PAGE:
The Akkorokamui (or also known as the Ashketanne Mat which means “Long-fingered Woman) is a half-human half-octopus monster from the Ainu and Shinto folklore in Japan. It supposedly lurks in the Funka Bay in Hokkaido. It’s also been sighted in several other locations such as Taiwan and Korea for centuries.
According to the Shinto mythology, the creature is human-like and has a bright red color. John Batchelor wrote in his book “The Ainu and Their Folklore” he states that the creature is 120 meters (about 394 feet) in length and its color was “liken to the color of the reflection of the setting sun upon water”. It also has the ability to self-amputate like an octopus and regenerate limbs like one as well. This characteristic manifested itself in the belief in Shinto that Akkorokamui has healing powers. As a result of that belief among followers believe that giving offerings to Akkorokamui will heal ailments of the body, mainly those that are disfigured or have broken limbs.
The legend of how this creature became starts a long time ago in that spirits cursed a person named Rebunge who was a villager of Abuta Toyoura to see the destruction of his own village. They sent a half-spider half-human monster called Yaoshikepu to fulfill this curse. Yaoshikepu set out to destroy the village and slaughtered so many people that the streets were filled with blood. After hearing the townsfolk trembling and screaming with fear the sea kami (“kami” means divine beast in the Shinto religion) Repunkamui transformed Yaoshikepu into an octopus and sent her into the sea. After she was sent into the sea she began to grow and was consuming larger prey such as whales and attacking ships. One day Akkorokamui ate a boat full of fishermen and once in her stomach, the fishermen called out for help. After hearing these cries, Repunkamui poised Akkorokamui and caused her great pain. As she yelled in pain the fishermen managed to escaped. Akkorokamui learned how to harness the poison, however, and used it to attack her prey, including more ships with fishermen in them.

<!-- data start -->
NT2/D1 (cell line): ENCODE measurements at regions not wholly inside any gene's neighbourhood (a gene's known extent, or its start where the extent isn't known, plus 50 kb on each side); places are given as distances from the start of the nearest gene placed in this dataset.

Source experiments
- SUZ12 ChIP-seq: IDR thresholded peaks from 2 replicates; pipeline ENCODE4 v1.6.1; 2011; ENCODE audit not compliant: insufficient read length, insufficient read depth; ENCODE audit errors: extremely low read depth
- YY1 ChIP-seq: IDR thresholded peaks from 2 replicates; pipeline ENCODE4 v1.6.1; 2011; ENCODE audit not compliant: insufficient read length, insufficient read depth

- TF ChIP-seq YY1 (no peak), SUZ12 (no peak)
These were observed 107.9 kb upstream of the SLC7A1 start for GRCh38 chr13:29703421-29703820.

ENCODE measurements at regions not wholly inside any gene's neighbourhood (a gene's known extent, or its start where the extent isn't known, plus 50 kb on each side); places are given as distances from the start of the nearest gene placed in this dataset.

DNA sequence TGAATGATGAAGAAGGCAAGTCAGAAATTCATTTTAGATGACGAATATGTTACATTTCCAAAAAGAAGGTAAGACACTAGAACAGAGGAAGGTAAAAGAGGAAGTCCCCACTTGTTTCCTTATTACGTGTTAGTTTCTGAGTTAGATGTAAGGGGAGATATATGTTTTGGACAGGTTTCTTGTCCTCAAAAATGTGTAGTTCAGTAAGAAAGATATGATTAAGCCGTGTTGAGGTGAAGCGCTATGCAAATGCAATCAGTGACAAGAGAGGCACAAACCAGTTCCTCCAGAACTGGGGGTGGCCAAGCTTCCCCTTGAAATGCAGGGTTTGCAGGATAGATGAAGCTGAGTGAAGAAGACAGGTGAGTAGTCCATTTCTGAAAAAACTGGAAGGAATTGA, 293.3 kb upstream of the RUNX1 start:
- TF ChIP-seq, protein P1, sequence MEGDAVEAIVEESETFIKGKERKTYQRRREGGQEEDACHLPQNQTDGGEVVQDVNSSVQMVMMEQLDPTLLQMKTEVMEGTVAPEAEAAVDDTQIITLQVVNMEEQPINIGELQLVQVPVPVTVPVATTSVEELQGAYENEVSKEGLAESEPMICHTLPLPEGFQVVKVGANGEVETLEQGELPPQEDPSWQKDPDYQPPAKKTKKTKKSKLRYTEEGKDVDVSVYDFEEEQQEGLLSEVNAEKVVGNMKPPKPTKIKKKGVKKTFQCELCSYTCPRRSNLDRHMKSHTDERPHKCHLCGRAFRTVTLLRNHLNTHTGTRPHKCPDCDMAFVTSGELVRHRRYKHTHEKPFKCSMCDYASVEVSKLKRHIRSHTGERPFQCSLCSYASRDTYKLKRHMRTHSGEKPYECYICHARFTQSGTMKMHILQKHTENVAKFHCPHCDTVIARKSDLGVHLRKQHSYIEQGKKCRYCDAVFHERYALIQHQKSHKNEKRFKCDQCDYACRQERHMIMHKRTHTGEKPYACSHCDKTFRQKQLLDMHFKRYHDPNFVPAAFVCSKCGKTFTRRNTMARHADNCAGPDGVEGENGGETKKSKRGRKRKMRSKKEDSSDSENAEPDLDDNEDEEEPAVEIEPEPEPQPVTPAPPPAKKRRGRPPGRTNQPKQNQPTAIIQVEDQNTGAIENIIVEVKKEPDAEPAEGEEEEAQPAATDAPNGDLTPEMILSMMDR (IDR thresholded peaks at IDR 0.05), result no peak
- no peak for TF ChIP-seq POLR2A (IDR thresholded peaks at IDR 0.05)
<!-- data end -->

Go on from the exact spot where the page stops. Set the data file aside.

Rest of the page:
The Ainu reverence of Akkorokamui has become a permanent part of Shintoism which incorporated it as a minor kami. The self purification practices for this kami are strictly followed. One’s hands must be cleaned with water, with the exception that one’s feet must also be cleaned. While it is often presented as a benevolent kami with powers to heal and bestow knowledge it is also capable of doing harm. Also because of the nature of it being part octopus it means that it is persistent and it’s nearly impossible to escape its grasp without permission. Akkorokamui enjoys the sea and so the offerings that are the best would be fish, crab and mollusks. There are shrines dedicated with Akkorokamui and associated octopus deity which can be found throughout Japan. The most well known shrines are found in Kyoto and the island of Hokkaido.
This beautiful yet dangerous mythological creature is somewhat a cryptid in its sightings. Many would argue it is just visions of those who strongly believe in a higher power and that it is not a cryptid at all. I like to believe that there is always some truth in these types of stories. Who are we to say it isn’t so?